The Poetry Corner

Come Hither, Child

By Emily Bronte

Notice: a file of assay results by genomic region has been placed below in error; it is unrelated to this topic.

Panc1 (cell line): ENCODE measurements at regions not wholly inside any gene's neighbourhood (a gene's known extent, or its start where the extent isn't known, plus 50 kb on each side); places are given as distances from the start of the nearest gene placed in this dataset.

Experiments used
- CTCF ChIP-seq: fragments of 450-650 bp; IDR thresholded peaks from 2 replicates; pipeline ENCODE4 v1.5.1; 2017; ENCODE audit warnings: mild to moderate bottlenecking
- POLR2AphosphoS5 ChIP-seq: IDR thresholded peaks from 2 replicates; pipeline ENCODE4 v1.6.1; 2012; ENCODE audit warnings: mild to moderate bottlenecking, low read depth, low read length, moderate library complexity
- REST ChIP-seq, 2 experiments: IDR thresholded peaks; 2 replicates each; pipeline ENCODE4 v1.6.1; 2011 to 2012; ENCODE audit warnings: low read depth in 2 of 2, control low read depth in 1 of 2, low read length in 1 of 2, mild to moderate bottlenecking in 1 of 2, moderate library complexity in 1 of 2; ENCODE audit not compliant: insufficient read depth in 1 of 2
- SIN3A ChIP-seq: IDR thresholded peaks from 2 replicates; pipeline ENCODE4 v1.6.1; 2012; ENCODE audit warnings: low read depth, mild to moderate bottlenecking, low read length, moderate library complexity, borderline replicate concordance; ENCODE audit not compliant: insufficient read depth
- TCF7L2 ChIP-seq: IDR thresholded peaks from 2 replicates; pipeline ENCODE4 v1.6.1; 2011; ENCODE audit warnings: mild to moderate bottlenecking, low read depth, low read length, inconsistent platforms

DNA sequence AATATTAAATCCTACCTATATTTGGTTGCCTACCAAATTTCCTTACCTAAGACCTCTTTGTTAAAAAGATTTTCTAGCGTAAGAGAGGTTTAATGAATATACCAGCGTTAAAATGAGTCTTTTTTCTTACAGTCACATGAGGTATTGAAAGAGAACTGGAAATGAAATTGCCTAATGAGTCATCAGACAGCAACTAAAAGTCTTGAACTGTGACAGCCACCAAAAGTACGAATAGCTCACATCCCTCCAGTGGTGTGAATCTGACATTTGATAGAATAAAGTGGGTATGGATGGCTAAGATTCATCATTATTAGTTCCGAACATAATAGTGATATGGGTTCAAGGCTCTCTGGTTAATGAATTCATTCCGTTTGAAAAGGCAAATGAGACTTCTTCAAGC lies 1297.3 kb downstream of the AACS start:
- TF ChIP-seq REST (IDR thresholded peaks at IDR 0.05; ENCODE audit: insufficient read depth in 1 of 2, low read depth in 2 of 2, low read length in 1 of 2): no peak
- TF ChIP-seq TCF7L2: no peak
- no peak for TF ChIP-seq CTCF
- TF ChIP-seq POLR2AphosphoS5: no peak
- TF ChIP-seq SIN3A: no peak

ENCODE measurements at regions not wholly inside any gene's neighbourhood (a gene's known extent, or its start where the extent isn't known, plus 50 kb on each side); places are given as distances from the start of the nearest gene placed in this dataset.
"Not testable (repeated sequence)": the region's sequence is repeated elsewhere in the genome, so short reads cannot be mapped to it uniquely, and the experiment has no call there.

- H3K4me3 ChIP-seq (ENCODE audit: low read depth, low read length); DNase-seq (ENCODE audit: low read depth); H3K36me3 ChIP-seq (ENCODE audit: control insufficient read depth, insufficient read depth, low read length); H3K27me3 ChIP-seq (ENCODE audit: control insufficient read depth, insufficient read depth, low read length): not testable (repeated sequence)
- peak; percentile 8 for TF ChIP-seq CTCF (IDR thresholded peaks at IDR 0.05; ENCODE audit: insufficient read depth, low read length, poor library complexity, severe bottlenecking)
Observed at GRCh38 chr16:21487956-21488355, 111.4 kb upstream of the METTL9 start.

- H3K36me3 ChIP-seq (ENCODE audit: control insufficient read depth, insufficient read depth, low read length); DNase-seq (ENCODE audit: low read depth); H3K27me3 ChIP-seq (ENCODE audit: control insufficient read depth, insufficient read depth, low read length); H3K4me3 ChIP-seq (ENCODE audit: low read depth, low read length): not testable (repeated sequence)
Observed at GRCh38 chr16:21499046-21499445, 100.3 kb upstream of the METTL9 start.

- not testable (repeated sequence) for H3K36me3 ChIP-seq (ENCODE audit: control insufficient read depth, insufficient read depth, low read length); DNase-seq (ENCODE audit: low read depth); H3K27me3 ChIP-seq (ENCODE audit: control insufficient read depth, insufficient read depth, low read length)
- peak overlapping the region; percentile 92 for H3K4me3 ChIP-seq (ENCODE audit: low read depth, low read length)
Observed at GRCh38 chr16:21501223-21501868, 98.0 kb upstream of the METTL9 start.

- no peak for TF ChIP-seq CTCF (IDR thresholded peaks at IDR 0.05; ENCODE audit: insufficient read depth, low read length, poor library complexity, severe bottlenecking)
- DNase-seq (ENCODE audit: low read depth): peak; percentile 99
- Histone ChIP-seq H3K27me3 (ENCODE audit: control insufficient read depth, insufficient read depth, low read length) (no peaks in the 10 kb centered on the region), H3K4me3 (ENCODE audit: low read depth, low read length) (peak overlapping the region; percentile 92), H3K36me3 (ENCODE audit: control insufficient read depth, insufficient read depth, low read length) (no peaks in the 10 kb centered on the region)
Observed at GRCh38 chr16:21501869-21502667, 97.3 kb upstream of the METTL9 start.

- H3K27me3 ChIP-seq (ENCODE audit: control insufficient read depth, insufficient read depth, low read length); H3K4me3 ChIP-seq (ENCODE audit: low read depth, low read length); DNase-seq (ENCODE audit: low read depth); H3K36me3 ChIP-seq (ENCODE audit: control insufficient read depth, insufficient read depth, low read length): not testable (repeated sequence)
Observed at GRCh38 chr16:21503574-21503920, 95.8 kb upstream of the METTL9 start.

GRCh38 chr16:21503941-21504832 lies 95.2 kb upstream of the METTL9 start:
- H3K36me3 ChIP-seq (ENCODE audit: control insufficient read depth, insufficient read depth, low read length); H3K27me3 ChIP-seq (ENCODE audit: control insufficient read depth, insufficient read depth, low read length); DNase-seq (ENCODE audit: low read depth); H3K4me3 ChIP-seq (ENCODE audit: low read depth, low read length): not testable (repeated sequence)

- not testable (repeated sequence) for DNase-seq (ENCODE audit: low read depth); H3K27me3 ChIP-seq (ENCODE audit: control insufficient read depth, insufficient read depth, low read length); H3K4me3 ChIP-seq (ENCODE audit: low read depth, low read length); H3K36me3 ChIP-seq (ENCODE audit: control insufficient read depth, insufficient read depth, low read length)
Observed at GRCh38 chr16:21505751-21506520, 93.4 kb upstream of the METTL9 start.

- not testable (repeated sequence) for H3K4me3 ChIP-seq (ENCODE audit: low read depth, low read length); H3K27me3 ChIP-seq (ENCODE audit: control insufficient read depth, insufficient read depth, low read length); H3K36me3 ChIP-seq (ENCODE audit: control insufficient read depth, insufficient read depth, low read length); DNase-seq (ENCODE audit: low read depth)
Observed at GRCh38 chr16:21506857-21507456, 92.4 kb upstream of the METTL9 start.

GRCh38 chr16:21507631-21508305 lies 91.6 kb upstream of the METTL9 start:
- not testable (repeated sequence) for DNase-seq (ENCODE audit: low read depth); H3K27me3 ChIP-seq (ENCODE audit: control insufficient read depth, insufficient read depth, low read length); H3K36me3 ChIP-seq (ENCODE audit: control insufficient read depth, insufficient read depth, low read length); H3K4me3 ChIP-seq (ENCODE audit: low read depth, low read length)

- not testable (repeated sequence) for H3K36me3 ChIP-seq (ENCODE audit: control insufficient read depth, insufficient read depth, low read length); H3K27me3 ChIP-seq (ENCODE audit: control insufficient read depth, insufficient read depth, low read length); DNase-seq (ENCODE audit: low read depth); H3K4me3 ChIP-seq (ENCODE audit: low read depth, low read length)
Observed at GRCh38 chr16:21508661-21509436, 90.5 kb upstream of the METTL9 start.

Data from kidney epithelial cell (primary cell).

Come hither, child, who gifted thee With power to touch that string so well? How darest thou rouse up thoughts in me, Thoughts that I would, but cannot quell? Nay, chide not, lady; long ago I heard those notes in Ula's hall, And had I known they'd waken woe I'd weep their music to recall. But thus it was: one festal night When I was hardly six years old I stole away from crowds and light And sought a chamber dark and cold. I had no one to love me there, I knew no comrade and no friend; And so I went to sorrow where Heaven, only heaven saw me bend. Loud blew the wind; 'twas sad to stay From all that splendour barred away. I imaged in the lonely room A thousand forms of fearful gloom. And with my wet eyes raised on high I prayed to God that I might die. Suddenly in that silence drear A sound of music reached my ear, And then a note, I hear it yet, So full of soul, so deeply sweet, I thought that Gabriel's self had come To take me to thy father's home. Three times it rose, that seraph strain, Then died, nor breathed again; But still the words and still the tone Dwell round my heart when all alone.